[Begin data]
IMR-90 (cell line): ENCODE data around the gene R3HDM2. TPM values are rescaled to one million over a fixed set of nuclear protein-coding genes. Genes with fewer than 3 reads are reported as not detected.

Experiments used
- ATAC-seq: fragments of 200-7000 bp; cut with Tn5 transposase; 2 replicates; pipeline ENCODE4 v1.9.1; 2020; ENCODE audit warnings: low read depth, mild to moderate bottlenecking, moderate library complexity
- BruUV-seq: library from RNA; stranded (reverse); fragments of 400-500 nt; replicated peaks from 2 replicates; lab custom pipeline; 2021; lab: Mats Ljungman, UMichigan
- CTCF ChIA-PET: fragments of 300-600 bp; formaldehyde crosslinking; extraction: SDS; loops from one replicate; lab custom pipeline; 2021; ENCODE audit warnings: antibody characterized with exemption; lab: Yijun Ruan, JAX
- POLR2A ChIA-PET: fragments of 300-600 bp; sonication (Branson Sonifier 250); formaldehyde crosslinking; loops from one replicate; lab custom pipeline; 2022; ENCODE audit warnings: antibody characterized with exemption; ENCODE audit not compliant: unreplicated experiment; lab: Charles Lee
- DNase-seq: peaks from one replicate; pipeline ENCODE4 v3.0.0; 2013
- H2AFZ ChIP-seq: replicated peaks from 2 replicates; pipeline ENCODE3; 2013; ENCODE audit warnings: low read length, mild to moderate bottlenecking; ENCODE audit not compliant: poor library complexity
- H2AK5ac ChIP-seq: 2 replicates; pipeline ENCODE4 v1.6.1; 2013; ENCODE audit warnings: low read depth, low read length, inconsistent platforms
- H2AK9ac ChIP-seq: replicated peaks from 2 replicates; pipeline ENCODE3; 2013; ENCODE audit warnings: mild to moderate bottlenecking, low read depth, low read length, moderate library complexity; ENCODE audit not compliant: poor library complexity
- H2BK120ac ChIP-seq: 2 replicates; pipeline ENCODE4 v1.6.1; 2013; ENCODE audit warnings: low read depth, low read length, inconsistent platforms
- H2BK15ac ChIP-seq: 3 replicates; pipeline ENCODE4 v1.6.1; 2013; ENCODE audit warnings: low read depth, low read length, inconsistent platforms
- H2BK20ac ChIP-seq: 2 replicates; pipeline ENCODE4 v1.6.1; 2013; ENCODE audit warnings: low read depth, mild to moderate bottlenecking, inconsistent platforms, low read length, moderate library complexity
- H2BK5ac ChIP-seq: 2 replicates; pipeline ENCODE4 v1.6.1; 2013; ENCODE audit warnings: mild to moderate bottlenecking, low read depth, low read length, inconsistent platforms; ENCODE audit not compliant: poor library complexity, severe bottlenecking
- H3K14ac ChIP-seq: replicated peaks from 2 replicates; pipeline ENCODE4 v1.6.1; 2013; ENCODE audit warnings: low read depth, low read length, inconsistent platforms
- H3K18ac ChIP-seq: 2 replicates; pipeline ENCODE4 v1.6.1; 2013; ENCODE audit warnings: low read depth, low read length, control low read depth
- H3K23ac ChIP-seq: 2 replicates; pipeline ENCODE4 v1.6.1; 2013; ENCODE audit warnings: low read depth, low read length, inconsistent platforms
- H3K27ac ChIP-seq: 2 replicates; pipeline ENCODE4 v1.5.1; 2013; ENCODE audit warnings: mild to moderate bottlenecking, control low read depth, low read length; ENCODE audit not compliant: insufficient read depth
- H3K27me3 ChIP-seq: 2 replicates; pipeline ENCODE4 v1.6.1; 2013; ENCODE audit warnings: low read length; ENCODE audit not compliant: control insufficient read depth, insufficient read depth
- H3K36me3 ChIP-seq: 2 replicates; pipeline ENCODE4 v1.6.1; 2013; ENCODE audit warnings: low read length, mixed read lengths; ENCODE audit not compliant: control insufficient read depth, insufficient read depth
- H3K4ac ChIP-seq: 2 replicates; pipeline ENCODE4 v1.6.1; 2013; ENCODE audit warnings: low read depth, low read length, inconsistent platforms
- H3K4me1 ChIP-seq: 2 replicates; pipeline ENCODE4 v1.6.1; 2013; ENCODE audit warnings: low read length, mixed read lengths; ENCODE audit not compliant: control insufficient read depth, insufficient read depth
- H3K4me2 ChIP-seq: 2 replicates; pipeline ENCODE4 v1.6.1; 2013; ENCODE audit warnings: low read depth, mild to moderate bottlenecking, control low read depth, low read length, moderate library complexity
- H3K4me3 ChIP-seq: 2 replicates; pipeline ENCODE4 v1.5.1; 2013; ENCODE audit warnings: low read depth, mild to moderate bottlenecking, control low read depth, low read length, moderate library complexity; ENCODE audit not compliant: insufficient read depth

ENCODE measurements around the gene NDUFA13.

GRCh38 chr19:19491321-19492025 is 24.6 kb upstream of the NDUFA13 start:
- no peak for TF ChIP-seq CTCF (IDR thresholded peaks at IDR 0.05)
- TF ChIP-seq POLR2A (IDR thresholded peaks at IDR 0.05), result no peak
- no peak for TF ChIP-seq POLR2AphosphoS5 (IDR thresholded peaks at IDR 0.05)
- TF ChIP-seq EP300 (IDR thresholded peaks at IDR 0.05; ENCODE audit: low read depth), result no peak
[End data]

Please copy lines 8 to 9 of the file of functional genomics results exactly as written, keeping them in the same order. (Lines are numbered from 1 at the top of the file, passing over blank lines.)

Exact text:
- H2AFZ ChIP-seq: replicated peaks from 2 replicates; pipeline ENCODE3; 2013; ENCODE audit warnings: low read length, mild to moderate bottlenecking; ENCODE audit not compliant: poor library complexity
- H2AK5ac ChIP-seq: 2 replicates; pipeline ENCODE4 v1.6.1; 2013; ENCODE audit warnings: low read depth, low read length, inconsistent platforms